"To my dad, who taught me how to play this game and to my mom, the strongest woman I know," Junior said. "To have to be mom and dad, she was our biggest fan and our biggest critic. She's the only woman I know that lives in one house and runs five others."

Selected in the draft by the Dodgers after Hall of Fame manager Tommy Lasorda, a close friend of Piazza'a father, Vince, put in a good word, Piazza struggled.

He briefly quit the game while in the minor leagues, returned and persevered despite a heavy workload as he switched from first base to catcher and teammates criticized his erratic play.

Mom and dad were foremost on his mind, too.

"Dad always dreamed of playing in the major leagues," said Piazza, just the second Hall of Famer depicted on his plaque wearing a Mets cap, after Tom Seaver in 1992.

"He could not follow that dream because of the realities of life. My father's faith in me, often greater than my own, is the single most important factor of me being inducted into this Hall of Fame. Thank you dad. We made it, dad. The race is over. Now it's time to smell the roses."

Piazza played 16 years with the Dodgers, Marlins, Mets, Padres and Athletics and hit 427 home runs, including a major league record 396 as a catcher. A 12-time All-Star, Piazza won 10 Silver Slugger Awards and finished in the top five of his league's MVP voting four times.

Perhaps even more impressive, Piazza, a .308 career hitter, posted six seasons with at least 30 home runs, 100 RBIs and a .300 batting average (all other catchers in baseball history combined have posted nine such seasons).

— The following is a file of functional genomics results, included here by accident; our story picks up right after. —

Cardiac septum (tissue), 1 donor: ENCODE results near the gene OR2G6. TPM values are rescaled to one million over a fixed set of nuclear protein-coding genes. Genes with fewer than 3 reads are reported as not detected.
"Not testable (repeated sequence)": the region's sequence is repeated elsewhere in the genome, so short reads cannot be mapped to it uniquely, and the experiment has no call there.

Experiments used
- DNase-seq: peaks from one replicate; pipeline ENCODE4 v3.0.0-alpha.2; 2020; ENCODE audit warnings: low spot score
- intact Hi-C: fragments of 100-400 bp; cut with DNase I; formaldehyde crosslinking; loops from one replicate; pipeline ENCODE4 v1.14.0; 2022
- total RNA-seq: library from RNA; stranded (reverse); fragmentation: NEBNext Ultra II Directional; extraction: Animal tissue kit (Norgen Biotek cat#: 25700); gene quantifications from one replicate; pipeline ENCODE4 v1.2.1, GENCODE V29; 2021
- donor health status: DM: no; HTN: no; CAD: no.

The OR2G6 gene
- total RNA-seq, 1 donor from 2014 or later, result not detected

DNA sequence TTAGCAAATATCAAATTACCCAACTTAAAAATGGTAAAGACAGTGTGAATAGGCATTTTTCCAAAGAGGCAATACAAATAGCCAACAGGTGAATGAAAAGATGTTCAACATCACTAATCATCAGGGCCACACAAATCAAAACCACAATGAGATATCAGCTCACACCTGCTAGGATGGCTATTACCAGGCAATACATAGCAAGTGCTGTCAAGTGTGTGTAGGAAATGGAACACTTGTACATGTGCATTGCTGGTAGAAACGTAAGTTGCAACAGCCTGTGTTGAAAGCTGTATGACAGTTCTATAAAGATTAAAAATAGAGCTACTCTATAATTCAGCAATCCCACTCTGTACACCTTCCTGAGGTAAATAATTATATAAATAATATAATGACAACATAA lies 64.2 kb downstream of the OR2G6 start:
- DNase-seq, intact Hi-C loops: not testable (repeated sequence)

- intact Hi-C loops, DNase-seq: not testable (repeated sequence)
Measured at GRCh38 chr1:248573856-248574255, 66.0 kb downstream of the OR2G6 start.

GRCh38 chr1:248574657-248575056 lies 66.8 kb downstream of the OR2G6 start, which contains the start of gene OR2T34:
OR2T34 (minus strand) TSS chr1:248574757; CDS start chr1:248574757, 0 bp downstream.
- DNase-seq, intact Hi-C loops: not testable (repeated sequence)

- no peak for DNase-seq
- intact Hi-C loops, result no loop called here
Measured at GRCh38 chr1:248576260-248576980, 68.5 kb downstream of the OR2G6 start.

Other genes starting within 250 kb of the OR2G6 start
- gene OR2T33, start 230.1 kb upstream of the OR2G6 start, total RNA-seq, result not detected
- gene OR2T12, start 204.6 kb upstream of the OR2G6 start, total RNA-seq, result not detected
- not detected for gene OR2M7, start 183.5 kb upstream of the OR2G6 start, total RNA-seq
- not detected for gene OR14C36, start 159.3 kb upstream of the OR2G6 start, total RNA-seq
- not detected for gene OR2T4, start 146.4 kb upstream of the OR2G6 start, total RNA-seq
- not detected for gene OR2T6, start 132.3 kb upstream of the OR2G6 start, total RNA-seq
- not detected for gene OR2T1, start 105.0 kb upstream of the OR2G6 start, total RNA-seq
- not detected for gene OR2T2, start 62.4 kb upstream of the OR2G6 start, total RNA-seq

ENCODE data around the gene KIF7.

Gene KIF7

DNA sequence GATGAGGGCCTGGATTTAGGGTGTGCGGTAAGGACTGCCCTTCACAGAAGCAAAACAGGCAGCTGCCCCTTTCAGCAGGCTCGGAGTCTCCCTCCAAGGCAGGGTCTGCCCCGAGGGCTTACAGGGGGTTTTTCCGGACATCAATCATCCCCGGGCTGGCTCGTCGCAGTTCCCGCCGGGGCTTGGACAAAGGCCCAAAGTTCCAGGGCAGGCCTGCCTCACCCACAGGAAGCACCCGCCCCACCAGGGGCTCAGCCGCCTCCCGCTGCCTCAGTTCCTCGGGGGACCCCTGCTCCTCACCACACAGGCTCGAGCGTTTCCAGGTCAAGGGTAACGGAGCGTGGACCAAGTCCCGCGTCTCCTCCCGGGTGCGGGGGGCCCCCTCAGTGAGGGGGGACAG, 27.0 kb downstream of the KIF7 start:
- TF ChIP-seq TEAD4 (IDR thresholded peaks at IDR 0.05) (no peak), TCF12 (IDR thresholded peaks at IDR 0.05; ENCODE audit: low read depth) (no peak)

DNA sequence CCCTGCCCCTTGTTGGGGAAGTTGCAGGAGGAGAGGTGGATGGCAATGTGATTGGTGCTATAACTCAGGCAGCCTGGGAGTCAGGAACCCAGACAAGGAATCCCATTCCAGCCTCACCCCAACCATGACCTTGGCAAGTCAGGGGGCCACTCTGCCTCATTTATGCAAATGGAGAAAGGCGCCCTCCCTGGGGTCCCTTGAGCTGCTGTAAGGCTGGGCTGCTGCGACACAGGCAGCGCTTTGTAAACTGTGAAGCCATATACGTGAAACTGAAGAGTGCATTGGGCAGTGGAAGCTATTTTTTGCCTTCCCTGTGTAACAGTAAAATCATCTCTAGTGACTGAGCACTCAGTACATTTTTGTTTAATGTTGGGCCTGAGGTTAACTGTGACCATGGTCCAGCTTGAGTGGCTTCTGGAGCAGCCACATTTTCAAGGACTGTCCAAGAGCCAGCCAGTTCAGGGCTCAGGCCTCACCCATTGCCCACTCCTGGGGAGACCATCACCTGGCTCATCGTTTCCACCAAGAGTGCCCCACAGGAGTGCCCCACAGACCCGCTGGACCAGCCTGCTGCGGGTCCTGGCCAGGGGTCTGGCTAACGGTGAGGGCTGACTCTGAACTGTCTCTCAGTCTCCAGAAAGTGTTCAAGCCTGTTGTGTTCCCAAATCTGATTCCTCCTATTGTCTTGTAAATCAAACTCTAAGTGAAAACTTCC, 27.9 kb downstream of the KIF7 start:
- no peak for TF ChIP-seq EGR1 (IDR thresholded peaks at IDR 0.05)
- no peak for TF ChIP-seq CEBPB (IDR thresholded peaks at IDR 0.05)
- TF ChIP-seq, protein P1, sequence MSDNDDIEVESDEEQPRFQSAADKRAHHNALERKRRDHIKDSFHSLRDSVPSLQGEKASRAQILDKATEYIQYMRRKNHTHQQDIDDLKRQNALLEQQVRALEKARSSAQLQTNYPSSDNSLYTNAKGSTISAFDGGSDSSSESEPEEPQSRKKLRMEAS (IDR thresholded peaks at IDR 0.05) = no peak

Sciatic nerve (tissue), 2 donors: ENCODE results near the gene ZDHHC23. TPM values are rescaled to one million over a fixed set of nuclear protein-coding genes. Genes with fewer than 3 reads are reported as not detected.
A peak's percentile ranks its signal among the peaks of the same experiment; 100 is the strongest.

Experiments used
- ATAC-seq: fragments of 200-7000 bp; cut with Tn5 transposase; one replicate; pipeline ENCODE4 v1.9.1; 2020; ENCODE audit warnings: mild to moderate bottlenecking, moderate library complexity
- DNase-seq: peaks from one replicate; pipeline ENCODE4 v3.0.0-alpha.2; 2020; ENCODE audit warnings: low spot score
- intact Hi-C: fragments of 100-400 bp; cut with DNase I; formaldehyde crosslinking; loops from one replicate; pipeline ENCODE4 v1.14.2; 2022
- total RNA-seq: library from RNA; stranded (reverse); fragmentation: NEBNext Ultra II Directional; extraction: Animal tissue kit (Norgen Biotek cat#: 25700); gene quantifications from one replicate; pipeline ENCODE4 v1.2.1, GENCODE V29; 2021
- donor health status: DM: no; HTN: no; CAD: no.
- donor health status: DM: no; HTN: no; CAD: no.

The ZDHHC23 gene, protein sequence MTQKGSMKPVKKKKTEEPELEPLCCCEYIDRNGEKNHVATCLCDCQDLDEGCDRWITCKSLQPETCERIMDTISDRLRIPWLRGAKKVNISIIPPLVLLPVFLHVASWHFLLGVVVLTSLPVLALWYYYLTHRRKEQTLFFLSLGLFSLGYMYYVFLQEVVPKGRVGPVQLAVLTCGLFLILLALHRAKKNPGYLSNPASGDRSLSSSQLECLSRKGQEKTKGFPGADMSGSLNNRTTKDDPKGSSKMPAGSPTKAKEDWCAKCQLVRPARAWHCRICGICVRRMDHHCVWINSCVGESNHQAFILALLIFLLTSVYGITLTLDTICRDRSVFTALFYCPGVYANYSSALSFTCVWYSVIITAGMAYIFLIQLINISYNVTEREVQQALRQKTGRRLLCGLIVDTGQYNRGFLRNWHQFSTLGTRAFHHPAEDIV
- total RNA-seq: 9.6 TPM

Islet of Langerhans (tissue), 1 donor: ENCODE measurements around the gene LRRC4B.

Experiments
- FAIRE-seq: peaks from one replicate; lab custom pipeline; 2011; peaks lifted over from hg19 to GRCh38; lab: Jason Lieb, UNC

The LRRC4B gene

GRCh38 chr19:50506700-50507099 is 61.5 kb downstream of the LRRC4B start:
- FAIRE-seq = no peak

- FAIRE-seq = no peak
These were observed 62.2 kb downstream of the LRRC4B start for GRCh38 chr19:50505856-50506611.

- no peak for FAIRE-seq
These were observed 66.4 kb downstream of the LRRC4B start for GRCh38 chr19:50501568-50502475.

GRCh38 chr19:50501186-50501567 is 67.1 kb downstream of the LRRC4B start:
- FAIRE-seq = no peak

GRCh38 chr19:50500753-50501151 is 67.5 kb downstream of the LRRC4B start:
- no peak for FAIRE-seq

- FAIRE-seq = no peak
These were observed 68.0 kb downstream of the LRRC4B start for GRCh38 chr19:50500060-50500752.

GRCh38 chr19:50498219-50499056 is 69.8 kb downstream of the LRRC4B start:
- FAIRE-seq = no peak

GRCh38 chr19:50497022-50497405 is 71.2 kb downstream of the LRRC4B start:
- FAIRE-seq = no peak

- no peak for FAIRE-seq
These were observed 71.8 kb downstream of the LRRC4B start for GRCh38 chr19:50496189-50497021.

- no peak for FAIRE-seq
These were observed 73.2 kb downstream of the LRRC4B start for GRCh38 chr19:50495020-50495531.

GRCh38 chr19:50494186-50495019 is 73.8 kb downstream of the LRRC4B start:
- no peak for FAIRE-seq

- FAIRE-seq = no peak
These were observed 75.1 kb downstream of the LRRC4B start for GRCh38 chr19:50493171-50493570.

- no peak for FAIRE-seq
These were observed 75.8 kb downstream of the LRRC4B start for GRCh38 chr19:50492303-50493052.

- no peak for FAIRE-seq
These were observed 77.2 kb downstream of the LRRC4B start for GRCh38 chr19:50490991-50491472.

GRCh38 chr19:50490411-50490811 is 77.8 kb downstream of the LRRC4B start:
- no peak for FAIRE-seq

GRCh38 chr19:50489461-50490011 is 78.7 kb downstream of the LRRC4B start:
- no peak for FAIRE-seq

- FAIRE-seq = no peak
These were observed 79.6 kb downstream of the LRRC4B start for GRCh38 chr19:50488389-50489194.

Though the Dodgers gave him his start, Piazza found a home in New York when he was traded to the Mets in May 1998.

Three years later, he became a hero to the hometown fans with perhaps the most notable home run of his career. His two-run shot in the eighth inning at Shea Stadium lifted the Mets to a 3-2 victory over the Atlanta Braves in the first sporting event played in New York after the 9/11 terror attacks.

Piazza paid tribute to that moment.

"To witness the darkest evil of the human heart ... will be forever burned in my soul," Piazza said. "But from tragedy and sorrow came bravery, love, compassion, character and eventual healing.

"Many of you give me praise for the two-run home run in the first game back on Sept. 21st, but the true praise belongs to police, firefighters, first responders that knew that they were going to die, but went forward anyway. I pray that we never forget their sacrifice."

Attendance was estimated at around 50,000 by the Hall of Fame, tying 1999 for second-most all time.

Copyright 2016 The Associated Press. All rights reserved. This material may not be published, broadcast, rewritten or redistributed.



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New York City Fire Department Battalion Chief Vin Mavaro, left, and Mike Piazza pose for a photo during an awards ceremony at Doubleday Field on Saturday, July 23, 2016, in Cooperstown, N.Y. Mavaro spoke at the ceremony about baseball's role in helping New York City and the nation recover from the 9/11 attacks. Piazza is to be inducted into the hall Sunday. (AP Photo/Heather Ainsworth)